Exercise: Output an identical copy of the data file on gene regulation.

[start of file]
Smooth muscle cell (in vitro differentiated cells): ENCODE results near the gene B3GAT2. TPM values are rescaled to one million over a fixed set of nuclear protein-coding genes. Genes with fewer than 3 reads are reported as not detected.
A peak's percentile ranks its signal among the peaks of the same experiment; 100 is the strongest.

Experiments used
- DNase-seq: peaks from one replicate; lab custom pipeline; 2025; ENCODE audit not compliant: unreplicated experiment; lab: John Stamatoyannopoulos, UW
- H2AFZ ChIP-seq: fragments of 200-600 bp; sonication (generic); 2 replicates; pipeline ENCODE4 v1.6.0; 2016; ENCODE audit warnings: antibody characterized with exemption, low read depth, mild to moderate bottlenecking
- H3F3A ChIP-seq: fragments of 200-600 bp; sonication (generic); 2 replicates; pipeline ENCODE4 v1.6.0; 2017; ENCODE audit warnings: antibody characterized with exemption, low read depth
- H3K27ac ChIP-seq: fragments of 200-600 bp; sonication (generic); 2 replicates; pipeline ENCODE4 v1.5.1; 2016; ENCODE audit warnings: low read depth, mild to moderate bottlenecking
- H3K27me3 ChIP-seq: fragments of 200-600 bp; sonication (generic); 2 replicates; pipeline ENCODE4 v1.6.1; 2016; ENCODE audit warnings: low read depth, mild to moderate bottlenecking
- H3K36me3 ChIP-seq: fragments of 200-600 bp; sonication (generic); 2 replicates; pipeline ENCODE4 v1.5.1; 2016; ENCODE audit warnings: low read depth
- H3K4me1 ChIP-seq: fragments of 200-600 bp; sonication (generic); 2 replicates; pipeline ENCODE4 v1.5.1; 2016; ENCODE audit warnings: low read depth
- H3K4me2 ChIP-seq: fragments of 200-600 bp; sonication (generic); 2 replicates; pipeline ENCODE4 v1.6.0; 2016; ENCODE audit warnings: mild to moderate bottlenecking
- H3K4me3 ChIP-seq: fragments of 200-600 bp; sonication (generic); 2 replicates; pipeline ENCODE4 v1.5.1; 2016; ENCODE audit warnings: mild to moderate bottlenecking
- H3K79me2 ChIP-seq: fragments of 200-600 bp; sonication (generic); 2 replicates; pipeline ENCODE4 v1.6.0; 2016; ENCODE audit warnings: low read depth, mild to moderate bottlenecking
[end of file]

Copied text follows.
Smooth muscle cell (in vitro differentiated cells): ENCODE results near the gene B3GAT2. TPM values are rescaled to one million over a fixed set of nuclear protein-coding genes. Genes with fewer than 3 reads are reported as not detected.
A peak's percentile ranks its signal among the peaks of the same experiment; 100 is the strongest.

Experiments used
- DNase-seq: peaks from one replicate; lab custom pipeline; 2025; ENCODE audit not compliant: unreplicated experiment; lab: John Stamatoyannopoulos, UW
- H2AFZ ChIP-seq: fragments of 200-600 bp; sonication (generic); 2 replicates; pipeline ENCODE4 v1.6.0; 2016; ENCODE audit warnings: antibody characterized with exemption, low read depth, mild to moderate bottlenecking
- H3F3A ChIP-seq: fragments of 200-600 bp; sonication (generic); 2 replicates; pipeline ENCODE4 v1.6.0; 2017; ENCODE audit warnings: antibody characterized with exemption, low read depth
- H3K27ac ChIP-seq: fragments of 200-600 bp; sonication (generic); 2 replicates; pipeline ENCODE4 v1.5.1; 2016; ENCODE audit warnings: low read depth, mild to moderate bottlenecking
- H3K27me3 ChIP-seq: fragments of 200-600 bp; sonication (generic); 2 replicates; pipeline ENCODE4 v1.6.1; 2016; ENCODE audit warnings: low read depth, mild to moderate bottlenecking
- H3K36me3 ChIP-seq: fragments of 200-600 bp; sonication (generic); 2 replicates; pipeline ENCODE4 v1.5.1; 2016; ENCODE audit warnings: low read depth
- H3K4me1 ChIP-seq: fragments of 200-600 bp; sonication (generic); 2 replicates; pipeline ENCODE4 v1.5.1; 2016; ENCODE audit warnings: low read depth
- H3K4me2 ChIP-seq: fragments of 200-600 bp; sonication (generic); 2 replicates; pipeline ENCODE4 v1.6.0; 2016; ENCODE audit warnings: mild to moderate bottlenecking
- H3K4me3 ChIP-seq: fragments of 200-600 bp; sonication (generic); 2 replicates; pipeline ENCODE4 v1.5.1; 2016; ENCODE audit warnings: mild to moderate bottlenecking
- H3K79me2 ChIP-seq: fragments of 200-600 bp; sonication (generic); 2 replicates; pipeline ENCODE4 v1.6.0; 2016; ENCODE audit warnings: low read depth, mild to moderate bottlenecking